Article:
3. Are managers or ‘experts’ accountable for change management? If the answer is experts, you’re in trouble. As Ashkenas concludes: “Making change management happen needs to be a core competence of managers, not something they can pass off to others.”

There's no easy way to put this so let's get straight to the point: are you Peter Sellers? By that I mean, when you present to your staff, customers, investors, do you give a passable impression of the politician in his famous Party Political Speech? Listen to it here (http://m.youtube.com/#/watch?v=GxBtGuu9BVE&desktop_uri=%2Fwatch%3Fv%3DGxBtGuu9BVE) and hear a fluent, easy to follow speech hitch says nothing at all. Sellers' politician isn't missing the point - he has no point to get to. Before you next present to your staff or customers, watch this speech and learn. 

Ron Johnson is not stupid. He made Target hip and launched Apple's fabulously successful retail operation but he is having a tough time as CEO of American retailer JC Penney. One of his mistakes was to do something very logical. Instead of offering shoppers constantly changing markdowns on a high priced product, he thought it made more sense to just start with a low price. The trouble is shoppers didn't agree. As James Suriowecki noted in the ‘New Yorker’( http://www.newyorker.com/talk/financial/2013/03/25/130325ta_talk_surowiecki) the "game of cat and mouse with regular, ever-changing discounts is illogical, but it's one that lots of consumers like to play."

Surely there's a lesson here. If retailers, who have been manipulating prices for decades, can get it so wrong, what hope is there for the rest of us? One of the secrets of a successful pricing strategy is to persuade each customer they are getting the best deal. Sounds obvious but by the time the number crunchers have analysed each proposition to death, this powerful, simple truth is often forgotten. Remember that all finance departments in whatever sector or country they are based have one thing in common: they never lose a sale - at least that's what they'll tell you.

 

George Osborne isn't the only British boss looking for growth. The effect of recession on the UK high street, the development of wide-format and the decline of commercial printing have prompted an intriguing debate (http://whattheythink.com/articles/62098-wide-format-graphics-printing-numbers-speak-loud-clear-those-first-mover-advantage/) sparked by a report by industry analyst Marco Boer who sees industrial print as the great growth opportunity. You'll have your own opinion but wide-format printers should read his forecast before defining their strategies for the future.

That was what the ghostly voice told Kevin Costner in the inspirational baseball fantasy ‘Field Of Dreams’. It works in the movie but the surprising thing, as Steve Blank points out in his book ‘The Four Steps To Epiphany’, is that many companies operate under this very belief.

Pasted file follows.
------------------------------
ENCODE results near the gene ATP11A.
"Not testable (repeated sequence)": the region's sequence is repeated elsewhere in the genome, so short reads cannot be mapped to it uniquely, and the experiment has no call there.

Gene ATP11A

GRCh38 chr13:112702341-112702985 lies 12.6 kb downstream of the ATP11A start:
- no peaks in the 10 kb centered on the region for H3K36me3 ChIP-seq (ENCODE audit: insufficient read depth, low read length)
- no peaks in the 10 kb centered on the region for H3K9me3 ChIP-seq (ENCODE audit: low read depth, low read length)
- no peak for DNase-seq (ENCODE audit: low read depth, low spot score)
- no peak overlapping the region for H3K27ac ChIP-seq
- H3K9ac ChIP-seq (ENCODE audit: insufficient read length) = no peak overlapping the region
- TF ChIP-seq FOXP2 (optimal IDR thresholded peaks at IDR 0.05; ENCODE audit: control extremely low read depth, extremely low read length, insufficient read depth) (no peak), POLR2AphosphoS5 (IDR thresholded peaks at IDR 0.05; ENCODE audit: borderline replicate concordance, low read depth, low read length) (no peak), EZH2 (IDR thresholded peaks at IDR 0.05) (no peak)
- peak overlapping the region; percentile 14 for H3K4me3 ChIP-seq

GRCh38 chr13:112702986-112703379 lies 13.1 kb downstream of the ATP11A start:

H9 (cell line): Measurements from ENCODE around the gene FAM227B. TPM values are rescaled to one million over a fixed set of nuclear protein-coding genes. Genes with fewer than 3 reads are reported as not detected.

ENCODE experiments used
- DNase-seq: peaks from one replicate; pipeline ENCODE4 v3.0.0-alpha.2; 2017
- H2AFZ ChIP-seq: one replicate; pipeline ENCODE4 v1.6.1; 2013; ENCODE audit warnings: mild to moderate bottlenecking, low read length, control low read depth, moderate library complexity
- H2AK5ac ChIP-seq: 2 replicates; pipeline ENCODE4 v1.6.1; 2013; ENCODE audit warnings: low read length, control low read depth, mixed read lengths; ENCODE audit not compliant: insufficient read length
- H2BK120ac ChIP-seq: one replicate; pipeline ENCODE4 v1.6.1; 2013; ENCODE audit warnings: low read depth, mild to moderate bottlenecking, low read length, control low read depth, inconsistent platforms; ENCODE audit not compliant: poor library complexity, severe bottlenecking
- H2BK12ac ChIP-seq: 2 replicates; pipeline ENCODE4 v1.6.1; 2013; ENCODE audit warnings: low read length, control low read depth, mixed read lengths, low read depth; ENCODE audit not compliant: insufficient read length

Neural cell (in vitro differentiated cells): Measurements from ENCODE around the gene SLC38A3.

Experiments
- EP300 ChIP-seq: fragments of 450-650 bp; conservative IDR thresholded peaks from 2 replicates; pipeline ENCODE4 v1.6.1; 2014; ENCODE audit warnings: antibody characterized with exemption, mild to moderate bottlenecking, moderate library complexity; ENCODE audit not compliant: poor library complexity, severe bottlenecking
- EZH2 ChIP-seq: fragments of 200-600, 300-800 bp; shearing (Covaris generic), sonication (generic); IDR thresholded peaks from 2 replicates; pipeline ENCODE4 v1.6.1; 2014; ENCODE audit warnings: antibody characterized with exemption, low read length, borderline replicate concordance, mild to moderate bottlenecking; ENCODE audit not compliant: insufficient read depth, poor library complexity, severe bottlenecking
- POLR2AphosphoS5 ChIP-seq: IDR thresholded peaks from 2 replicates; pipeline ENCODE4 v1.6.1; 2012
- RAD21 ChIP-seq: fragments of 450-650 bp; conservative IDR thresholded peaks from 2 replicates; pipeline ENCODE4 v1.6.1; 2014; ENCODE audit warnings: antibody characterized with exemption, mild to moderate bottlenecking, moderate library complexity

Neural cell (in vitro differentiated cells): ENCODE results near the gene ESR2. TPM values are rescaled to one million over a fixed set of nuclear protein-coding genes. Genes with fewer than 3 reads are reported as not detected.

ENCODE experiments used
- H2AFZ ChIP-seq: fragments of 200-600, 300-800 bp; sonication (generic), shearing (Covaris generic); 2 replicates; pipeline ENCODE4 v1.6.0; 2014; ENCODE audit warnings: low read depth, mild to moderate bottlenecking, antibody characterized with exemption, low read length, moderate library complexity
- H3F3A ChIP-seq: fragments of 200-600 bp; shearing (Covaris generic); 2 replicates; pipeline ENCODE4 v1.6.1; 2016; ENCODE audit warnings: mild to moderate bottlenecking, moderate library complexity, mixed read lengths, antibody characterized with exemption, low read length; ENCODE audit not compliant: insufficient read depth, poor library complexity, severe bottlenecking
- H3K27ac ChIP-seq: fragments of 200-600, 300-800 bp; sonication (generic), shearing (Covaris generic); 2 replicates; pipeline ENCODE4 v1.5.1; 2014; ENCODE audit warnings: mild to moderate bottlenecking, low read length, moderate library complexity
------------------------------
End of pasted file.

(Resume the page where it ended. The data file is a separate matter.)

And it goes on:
Companies have various methods for developing new products but often the last people who are considered in this process are those who matter most: the customers. In too many companies, the voice of the customer is refracted through someone with a vested interest - typically the sales or marketing director - and, for everyone else involved in product development, the success or failure of a product seems entirely mysterious. As one engineer who bought this book put it, if a product didn't succeed we just tried again.

Blank suggests that companies stop focusing purely on product development and think about customer development. What does he mean by this? For a start, he means get out and engage with customers, arguing that: "Inside your building there are no facts, only opinions." Listening to customers isn't the same as making a list of what each one wants and then trying to tick them off but it should give you a clearer idea of whether your views about your products and services are realistic or delusional. It's much cheaper to find this out before you launch something than afterwards.

 

Managed properly, this process can encourage your staff to see customers more clearly. Too many managing directors curse employees for not understanding the marketplace while doing their utmost to prevent their staff from interacting with customers. Sometimes, this reaction is driven by fear - what if they say something inappropriate? - but too many organisations just fail to make time for this crucial activity.

 

Blank's book is turgidly written at times but it is essential reading for anyone running a business who isn't sure why product a worked and product b didn't. In other words, for almost anyone who is running a business.